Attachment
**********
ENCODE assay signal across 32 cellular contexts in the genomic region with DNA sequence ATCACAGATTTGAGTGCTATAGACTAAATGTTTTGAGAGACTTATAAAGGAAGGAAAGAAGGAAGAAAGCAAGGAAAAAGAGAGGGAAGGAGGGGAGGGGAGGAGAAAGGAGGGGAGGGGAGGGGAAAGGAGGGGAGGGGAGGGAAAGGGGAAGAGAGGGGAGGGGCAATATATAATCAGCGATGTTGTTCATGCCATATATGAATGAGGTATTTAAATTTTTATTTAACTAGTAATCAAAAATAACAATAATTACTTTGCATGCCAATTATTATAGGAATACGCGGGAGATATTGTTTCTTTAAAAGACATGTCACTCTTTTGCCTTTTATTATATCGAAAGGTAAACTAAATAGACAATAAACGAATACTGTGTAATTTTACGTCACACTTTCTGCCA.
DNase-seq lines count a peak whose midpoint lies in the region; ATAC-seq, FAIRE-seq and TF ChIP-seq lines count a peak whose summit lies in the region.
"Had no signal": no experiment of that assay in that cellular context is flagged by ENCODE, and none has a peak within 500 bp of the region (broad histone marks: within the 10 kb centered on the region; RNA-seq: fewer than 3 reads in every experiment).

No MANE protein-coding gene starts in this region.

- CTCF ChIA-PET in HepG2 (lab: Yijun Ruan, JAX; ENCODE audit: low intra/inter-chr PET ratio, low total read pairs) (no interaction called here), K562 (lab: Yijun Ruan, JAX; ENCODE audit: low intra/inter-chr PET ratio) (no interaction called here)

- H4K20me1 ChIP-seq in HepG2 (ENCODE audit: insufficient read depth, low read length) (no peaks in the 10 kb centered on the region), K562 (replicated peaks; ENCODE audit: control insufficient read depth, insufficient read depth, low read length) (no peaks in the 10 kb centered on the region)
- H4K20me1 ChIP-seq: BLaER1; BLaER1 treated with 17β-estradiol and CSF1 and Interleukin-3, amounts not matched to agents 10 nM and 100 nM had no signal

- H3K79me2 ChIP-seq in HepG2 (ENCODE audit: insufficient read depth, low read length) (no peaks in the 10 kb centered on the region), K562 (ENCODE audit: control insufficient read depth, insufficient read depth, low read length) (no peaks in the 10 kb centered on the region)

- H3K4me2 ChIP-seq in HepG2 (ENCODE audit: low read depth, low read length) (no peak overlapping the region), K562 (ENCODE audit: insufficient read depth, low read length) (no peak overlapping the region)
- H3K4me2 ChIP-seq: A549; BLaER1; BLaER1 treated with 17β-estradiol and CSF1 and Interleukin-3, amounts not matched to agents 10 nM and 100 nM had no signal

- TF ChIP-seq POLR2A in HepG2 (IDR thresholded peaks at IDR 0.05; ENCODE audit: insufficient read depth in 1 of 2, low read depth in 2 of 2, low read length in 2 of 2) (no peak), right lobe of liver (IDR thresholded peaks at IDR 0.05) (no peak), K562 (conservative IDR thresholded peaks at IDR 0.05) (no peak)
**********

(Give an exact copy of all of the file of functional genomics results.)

ENCODE assay signal across 32 cellular contexts in the genomic region with DNA sequence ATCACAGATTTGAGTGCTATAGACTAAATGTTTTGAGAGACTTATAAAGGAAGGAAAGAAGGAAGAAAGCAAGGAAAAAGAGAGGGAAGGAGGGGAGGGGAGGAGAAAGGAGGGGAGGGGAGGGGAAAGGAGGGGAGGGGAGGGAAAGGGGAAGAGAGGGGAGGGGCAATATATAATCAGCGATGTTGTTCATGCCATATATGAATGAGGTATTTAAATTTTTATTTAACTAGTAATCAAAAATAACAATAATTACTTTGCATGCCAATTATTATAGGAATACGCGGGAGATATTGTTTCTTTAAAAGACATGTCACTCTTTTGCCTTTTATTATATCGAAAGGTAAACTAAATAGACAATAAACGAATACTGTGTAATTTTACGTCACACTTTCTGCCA.
DNase-seq lines count a peak whose midpoint lies in the region; ATAC-seq, FAIRE-seq and TF ChIP-seq lines count a peak whose summit lies in the region.
"Had no signal": no experiment of that assay in that cellular context is flagged by ENCODE, and none has a peak within 500 bp of the region (broad histone marks: within the 10 kb centered on the region; RNA-seq: fewer than 3 reads in every experiment).

No MANE protein-coding gene starts in this region.

- CTCF ChIA-PET in HepG2 (lab: Yijun Ruan, JAX; ENCODE audit: low intra/inter-chr PET ratio, low total read pairs) (no interaction called here), K562 (lab: Yijun Ruan, JAX; ENCODE audit: low intra/inter-chr PET ratio) (no interaction called here)

- H4K20me1 ChIP-seq in HepG2 (ENCODE audit: insufficient read depth, low read length) (no peaks in the 10 kb centered on the region), K562 (replicated peaks; ENCODE audit: control insufficient read depth, insufficient read depth, low read length) (no peaks in the 10 kb centered on the region)
- H4K20me1 ChIP-seq: BLaER1; BLaER1 treated with 17β-estradiol and CSF1 and Interleukin-3, amounts not matched to agents 10 nM and 100 nM had no signal

- H3K79me2 ChIP-seq in HepG2 (ENCODE audit: insufficient read depth, low read length) (no peaks in the 10 kb centered on the region), K562 (ENCODE audit: control insufficient read depth, insufficient read depth, low read length) (no peaks in the 10 kb centered on the region)

- H3K4me2 ChIP-seq in HepG2 (ENCODE audit: low read depth, low read length) (no peak overlapping the region), K562 (ENCODE audit: insufficient read depth, low read length) (no peak overlapping the region)
- H3K4me2 ChIP-seq: A549; BLaER1; BLaER1 treated with 17β-estradiol and CSF1 and Interleukin-3, amounts not matched to agents 10 nM and 100 nM had no signal

- TF ChIP-seq POLR2A in HepG2 (IDR thresholded peaks at IDR 0.05; ENCODE audit: insufficient read depth in 1 of 2, low read depth in 2 of 2, low read length in 2 of 2) (no peak), right lobe of liver (IDR thresholded peaks at IDR 0.05) (no peak), K562 (conservative IDR thresholded peaks at IDR 0.05) (no peak)